Do you know how toothbrushes were created? Do you know who created them, or when they were invented? The answer takes us back thousands of years. Humans have been cleaning their teeth since 3500 BC, first by chewing on sticks. Babylon chewing sticks are the oldest oral health artifacts on record. These chewing sticks don’t look at all like a modern-day toothbrush, and it took historians until the 15th century to find a resemblance! Humans have since transitioned from chewing sticks to electronic toothbrushes and modern oral health practices, but why?
In 3500 BC, chewing sticks were created. They were simply thin twigs with frayed ends invented and used by ancient civilizations.
The exact date varies, but the bristle toothbrush was invented in China between 1223 and 1498. These toothbrushes were made using stiff, sturdy animal hairs, generally from a hog. They would carve tiny holes into bone or bamboo and insert the bristles. These would actually resemble the shape of the modern-day toothbrush!
In 1780, William Addis of England created the first mass-produced toothbrush. They were made from cattle bone and tied swine fibers, similar to the early Chinese creation. For the first time, oral health was promoted and provided to the public. They stuck with this toothbrush design until the mid 1930s.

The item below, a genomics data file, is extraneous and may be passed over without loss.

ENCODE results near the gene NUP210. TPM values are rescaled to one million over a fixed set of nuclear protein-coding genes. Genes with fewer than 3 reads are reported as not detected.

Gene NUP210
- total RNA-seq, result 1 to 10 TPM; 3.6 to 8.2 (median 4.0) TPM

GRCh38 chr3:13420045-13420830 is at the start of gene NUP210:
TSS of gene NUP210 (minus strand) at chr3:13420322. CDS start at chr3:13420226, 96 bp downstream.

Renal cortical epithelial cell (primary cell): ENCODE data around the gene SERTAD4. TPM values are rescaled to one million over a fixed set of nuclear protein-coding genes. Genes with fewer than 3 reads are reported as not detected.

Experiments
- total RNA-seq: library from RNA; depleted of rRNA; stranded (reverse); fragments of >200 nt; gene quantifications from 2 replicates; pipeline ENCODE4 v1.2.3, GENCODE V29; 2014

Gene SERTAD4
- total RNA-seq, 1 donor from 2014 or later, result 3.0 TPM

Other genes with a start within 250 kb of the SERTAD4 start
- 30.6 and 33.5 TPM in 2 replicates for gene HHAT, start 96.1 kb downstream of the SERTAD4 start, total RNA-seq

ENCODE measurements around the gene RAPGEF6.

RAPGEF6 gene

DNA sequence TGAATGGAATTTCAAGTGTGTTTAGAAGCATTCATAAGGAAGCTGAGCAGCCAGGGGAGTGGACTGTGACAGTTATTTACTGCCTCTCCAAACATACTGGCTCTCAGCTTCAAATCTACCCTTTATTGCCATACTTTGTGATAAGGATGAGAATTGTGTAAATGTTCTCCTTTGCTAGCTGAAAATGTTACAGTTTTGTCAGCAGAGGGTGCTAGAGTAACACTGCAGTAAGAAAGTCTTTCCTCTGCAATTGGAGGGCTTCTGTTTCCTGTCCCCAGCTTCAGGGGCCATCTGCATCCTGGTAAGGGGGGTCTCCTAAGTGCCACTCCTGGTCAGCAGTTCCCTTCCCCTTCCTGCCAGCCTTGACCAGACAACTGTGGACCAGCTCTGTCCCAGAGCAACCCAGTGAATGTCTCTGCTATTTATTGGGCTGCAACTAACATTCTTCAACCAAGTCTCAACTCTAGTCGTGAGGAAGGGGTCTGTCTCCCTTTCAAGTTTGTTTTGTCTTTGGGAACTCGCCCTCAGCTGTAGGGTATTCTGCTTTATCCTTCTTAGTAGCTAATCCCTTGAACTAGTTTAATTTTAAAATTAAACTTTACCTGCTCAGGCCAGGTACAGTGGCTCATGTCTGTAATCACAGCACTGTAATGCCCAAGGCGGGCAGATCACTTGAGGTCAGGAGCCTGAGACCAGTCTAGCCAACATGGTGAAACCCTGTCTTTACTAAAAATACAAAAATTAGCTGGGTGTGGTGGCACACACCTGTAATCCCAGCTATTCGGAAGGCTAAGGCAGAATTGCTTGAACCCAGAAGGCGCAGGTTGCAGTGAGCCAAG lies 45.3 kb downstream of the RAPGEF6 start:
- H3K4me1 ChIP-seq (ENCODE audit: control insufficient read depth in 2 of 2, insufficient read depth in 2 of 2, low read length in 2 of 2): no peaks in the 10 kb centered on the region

In 1935, the toothbrush industry was revolutionized by a chemist named Wallace Carothers. He kicked off the transition from animal hair bristles to nylon bristles. This transformed oral health and showcased nylon’s abilities. It opened up nylon to countless other industrial applications for years to come.
The Electric Toothbrush
Even though toothbrushes had become mass-produced, they were not popularized until soldiers returned from WWII. They brought this habit home with them because they were required to have a daily brushing and flossing regimen while in the army.
In 1954, the first electronic toothbrush was invented. This toothbrush was created in Switzerland and brought convenience to the world of dental health. The creation of the electric toothbrush appealed to more people since it didn’t require nearly as much work or time.
With today’s Bluetooth capabilities and built-in timers, toothbrushes have certainly evolved over the last few centuries. Where would we be today without the invention of the modern toothbrush?